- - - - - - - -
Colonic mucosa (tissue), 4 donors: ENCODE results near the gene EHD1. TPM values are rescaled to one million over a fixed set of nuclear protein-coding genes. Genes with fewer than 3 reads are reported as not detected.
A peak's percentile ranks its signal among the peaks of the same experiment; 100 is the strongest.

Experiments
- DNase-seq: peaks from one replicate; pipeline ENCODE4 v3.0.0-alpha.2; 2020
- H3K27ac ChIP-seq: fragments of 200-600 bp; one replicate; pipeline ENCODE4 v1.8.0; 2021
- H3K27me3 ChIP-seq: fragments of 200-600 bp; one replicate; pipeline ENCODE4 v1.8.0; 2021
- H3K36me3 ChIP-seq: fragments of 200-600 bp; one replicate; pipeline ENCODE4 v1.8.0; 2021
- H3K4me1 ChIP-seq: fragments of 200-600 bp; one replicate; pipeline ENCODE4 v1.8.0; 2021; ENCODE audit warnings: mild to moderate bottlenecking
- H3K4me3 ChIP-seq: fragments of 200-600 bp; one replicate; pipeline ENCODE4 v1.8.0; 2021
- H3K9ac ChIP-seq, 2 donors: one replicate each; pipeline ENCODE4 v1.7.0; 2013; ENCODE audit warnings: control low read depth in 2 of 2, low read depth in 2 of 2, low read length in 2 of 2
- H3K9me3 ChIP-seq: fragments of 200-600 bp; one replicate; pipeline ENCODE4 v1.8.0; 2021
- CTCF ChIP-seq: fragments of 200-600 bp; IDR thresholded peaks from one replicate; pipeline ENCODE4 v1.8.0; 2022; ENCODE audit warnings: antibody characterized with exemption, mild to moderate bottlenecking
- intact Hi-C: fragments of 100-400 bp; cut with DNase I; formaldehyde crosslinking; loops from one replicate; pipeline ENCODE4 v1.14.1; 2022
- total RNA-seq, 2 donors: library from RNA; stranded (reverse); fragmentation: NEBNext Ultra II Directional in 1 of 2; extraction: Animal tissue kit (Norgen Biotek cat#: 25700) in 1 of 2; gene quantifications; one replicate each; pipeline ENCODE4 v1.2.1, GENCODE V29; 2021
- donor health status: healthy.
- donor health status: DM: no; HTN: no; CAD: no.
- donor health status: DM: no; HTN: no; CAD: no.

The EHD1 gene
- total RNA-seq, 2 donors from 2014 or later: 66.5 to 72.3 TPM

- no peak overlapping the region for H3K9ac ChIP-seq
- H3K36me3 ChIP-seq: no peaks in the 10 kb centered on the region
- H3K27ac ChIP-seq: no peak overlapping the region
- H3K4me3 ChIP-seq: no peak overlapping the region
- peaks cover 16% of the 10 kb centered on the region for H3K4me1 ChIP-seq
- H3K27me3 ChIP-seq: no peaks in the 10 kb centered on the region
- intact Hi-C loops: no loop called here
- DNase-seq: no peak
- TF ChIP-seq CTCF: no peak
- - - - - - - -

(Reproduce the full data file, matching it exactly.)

Colonic mucosa (tissue), 4 donors: ENCODE results near the gene EHD1. TPM values are rescaled to one million over a fixed set of nuclear protein-coding genes. Genes with fewer than 3 reads are reported as not detected.
A peak's percentile ranks its signal among the peaks of the same experiment; 100 is the strongest.

Experiments
- DNase-seq: peaks from one replicate; pipeline ENCODE4 v3.0.0-alpha.2; 2020
- H3K27ac ChIP-seq: fragments of 200-600 bp; one replicate; pipeline ENCODE4 v1.8.0; 2021
- H3K27me3 ChIP-seq: fragments of 200-600 bp; one replicate; pipeline ENCODE4 v1.8.0; 2021
- H3K36me3 ChIP-seq: fragments of 200-600 bp; one replicate; pipeline ENCODE4 v1.8.0; 2021
- H3K4me1 ChIP-seq: fragments of 200-600 bp; one replicate; pipeline ENCODE4 v1.8.0; 2021; ENCODE audit warnings: mild to moderate bottlenecking
- H3K4me3 ChIP-seq: fragments of 200-600 bp; one replicate; pipeline ENCODE4 v1.8.0; 2021
- H3K9ac ChIP-seq, 2 donors: one replicate each; pipeline ENCODE4 v1.7.0; 2013; ENCODE audit warnings: control low read depth in 2 of 2, low read depth in 2 of 2, low read length in 2 of 2
- H3K9me3 ChIP-seq: fragments of 200-600 bp; one replicate; pipeline ENCODE4 v1.8.0; 2021
- CTCF ChIP-seq: fragments of 200-600 bp; IDR thresholded peaks from one replicate; pipeline ENCODE4 v1.8.0; 2022; ENCODE audit warnings: antibody characterized with exemption, mild to moderate bottlenecking
- intact Hi-C: fragments of 100-400 bp; cut with DNase I; formaldehyde crosslinking; loops from one replicate; pipeline ENCODE4 v1.14.1; 2022
- total RNA-seq, 2 donors: library from RNA; stranded (reverse); fragmentation: NEBNext Ultra II Directional in 1 of 2; extraction: Animal tissue kit (Norgen Biotek cat#: 25700) in 1 of 2; gene quantifications; one replicate each; pipeline ENCODE4 v1.2.1, GENCODE V29; 2021
- donor health status: healthy.
- donor health status: DM: no; HTN: no; CAD: no.
- donor health status: DM: no; HTN: no; CAD: no.

The EHD1 gene
- total RNA-seq, 2 donors from 2014 or later: 66.5 to 72.3 TPM

- no peak overlapping the region for H3K9ac ChIP-seq
- H3K36me3 ChIP-seq: no peaks in the 10 kb centered on the region
- H3K27ac ChIP-seq: no peak overlapping the region
- H3K4me3 ChIP-seq: no peak overlapping the region
- peaks cover 16% of the 10 kb centered on the region for H3K4me1 ChIP-seq
- H3K27me3 ChIP-seq: no peaks in the 10 kb centered on the region
- intact Hi-C loops: no loop called here
- DNase-seq: no peak
- TF ChIP-seq CTCF: no peak